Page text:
Canal network could be used to transport biomass for power plants
1/3/12 2:39 PM
The Guardian newspaper has reported on the potential for utilising Britain’s canal network for materials, including a new project by EDF and Veolia to move 360,000 tonnes of wood products a year on the Aire and Calder to feed furnaces at a planned new biomass plant in Pollington, south of Leeds.
The article, which was contributed to by FTA/Freight by Water, reports that:
“The river Thames and Manchester Ship Canal are already in regular use but the narrow canal system – built largely in the latter part of the 18th century – has been out of favour for decades because vessels are slower than trains or trucks. However, according to British Waterways, which oversees 2,200 miles of canals and inland waterways, 1.5m tonnes of freight was carried last year and this figure is expected to rise. In their industrial heyday, canals carried nearly 40m tonnes a year.
British Waterways is currently working with the East Midlands Development Agency and others on a number of pilot schemes to see whether goods can be taken off the road and on to water.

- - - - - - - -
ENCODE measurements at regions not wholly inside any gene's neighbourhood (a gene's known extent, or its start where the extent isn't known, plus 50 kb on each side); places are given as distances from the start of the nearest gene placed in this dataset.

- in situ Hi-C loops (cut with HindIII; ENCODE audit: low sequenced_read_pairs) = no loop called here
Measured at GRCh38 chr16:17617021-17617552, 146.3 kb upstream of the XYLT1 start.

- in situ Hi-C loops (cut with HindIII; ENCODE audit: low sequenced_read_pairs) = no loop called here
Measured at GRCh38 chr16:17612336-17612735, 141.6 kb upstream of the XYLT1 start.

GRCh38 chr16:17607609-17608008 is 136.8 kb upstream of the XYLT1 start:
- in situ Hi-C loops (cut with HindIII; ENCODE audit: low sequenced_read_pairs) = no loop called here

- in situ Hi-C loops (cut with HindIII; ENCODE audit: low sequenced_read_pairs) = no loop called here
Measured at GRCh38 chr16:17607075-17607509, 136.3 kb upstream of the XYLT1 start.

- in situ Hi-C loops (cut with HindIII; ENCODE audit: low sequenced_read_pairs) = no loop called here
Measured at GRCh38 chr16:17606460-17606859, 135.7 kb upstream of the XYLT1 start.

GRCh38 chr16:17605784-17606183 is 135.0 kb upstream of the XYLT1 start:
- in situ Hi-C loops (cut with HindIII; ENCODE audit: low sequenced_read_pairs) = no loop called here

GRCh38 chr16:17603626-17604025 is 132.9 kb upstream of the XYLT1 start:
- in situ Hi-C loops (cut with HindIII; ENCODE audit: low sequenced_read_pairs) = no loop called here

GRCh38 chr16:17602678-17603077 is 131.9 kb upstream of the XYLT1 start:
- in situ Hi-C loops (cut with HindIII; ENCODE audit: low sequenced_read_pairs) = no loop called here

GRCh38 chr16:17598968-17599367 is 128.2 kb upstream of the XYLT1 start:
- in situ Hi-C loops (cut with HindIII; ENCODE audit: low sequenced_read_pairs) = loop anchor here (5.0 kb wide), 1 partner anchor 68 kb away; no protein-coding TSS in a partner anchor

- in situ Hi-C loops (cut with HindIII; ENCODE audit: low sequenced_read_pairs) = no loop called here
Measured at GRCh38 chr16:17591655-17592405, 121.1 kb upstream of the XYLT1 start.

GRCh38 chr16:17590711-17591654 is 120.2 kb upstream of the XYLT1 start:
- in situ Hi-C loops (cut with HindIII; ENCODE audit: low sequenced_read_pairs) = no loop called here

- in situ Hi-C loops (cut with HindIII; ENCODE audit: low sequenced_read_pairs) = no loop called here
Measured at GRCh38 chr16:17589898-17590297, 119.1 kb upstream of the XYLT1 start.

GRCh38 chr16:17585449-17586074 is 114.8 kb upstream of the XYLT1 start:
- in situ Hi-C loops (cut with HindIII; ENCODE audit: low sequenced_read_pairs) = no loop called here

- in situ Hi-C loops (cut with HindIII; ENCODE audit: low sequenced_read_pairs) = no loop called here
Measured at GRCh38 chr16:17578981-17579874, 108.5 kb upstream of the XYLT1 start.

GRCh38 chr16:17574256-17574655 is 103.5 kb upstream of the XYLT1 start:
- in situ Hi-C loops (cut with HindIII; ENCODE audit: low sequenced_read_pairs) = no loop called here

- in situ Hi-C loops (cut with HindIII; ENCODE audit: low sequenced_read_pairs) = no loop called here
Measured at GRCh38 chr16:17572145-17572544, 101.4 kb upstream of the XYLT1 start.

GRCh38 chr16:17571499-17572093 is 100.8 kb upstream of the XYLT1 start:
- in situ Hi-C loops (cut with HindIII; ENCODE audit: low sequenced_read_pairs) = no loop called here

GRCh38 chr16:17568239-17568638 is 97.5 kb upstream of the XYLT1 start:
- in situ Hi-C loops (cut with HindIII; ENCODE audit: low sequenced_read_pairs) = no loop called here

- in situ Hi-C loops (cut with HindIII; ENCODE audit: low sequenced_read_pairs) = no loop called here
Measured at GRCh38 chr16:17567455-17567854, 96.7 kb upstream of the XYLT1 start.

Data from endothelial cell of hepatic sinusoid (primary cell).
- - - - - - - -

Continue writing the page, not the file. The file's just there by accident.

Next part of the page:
Dalkia, owned by the French companies EDF and Veolia, has just announced plans to move 360,000 tonnes of wood products a year on the Aire and Calder to feed furnaces at a planned new biomass plant in Pollington, south of Leeds. The plant will provide renewable power to light and heat 60,000 homes.
A spokesman for Dalkia said that canals were a "cleaner" way of moving fuel than by road and the company wanted to make the wider £120m biomass scheme as environmentally friendly as possible.”
Of the waterway being used, the article notes:
“The Aire and Calder Navigation Company made the River Aire navigable as far as Leeds in 1704 with the construction of locks. Two years later, the company made the River Calder navigable from Castleford to Wakefield. The Aire and Calder Canal still connects Leeds with Goole on the coast, 33 miles away, but in the past it allowed coal to be moved from the Yorkshire collieries for shipping overseas. Now coal tends to be brought from abroad and then carried by rail for use in big power stations such as Drax at Selby.”